A rare "supermoon" will provide a treat for astronomers tonight.
The event, described as "undeniably beautiful" by American space agency Nasa, is the result of the moon moving closer in its orbit of plant Earth than it has done for 69 years, an event which will next occur on November 25, 2034. The last time the moon was this close to the Earth was in 1948.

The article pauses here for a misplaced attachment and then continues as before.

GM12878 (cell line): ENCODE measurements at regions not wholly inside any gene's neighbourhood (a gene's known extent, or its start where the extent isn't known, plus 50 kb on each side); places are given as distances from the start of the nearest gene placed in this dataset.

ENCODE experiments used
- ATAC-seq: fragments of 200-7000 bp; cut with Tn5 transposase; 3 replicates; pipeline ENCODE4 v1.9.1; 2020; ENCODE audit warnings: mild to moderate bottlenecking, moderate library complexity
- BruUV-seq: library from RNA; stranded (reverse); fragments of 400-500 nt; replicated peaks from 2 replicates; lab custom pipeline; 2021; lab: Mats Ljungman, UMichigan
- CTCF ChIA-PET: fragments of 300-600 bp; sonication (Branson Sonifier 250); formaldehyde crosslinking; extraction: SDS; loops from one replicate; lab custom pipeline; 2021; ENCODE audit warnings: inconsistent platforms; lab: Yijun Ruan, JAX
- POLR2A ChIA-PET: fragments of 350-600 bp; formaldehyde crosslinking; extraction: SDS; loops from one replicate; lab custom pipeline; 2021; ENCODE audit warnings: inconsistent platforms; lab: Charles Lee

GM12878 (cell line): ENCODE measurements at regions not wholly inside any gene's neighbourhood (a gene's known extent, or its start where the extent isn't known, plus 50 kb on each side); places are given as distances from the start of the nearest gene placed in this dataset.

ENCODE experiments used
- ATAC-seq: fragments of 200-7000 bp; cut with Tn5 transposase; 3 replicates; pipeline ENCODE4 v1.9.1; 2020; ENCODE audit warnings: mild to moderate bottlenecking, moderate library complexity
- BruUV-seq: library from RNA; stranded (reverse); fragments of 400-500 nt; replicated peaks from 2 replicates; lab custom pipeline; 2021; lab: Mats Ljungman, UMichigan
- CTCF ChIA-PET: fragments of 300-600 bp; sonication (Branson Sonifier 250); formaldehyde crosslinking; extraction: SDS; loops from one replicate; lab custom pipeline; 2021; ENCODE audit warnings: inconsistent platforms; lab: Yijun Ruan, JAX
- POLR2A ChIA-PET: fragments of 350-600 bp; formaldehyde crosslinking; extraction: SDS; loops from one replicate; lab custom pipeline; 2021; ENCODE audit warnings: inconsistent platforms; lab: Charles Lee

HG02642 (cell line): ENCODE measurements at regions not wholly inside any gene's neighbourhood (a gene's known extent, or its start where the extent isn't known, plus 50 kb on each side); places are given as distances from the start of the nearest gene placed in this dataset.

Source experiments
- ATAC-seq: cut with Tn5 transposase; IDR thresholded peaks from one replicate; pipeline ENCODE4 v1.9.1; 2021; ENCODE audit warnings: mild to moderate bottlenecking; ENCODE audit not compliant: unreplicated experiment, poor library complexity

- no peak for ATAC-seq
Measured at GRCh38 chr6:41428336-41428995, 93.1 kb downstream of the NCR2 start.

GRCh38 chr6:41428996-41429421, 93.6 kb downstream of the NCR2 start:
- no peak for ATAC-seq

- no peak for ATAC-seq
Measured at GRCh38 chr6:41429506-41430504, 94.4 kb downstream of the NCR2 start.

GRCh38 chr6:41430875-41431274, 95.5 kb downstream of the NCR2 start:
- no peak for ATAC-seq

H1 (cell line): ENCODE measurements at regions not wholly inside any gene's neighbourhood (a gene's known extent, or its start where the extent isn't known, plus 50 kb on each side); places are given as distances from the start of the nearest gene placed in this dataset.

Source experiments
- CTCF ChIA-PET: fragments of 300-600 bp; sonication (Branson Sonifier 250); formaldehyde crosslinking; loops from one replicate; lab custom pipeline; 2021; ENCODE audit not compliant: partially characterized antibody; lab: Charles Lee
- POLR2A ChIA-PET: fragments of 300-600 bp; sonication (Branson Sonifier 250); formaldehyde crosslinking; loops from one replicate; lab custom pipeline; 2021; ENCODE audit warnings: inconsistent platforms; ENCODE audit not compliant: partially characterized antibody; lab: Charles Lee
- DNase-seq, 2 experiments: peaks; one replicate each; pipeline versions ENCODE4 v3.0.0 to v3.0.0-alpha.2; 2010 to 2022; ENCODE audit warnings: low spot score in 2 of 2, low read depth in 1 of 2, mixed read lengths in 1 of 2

At 11.23am in the UK, the gap between the Earth and the moon will be at its shortest point - a distance of 221,525 miles (356,510 km). The moon itself will be visible in all its glory before 5pm UK time.
Robin Scagell, vice-president of the Society for Popular Astronomy, said: "It will be above rooftops and trees and chimneys and always appears bigger that way because you're comparing it to foreground objects.
"I'm always pleased for people to get their binoculars out and look up at the craters and the seas."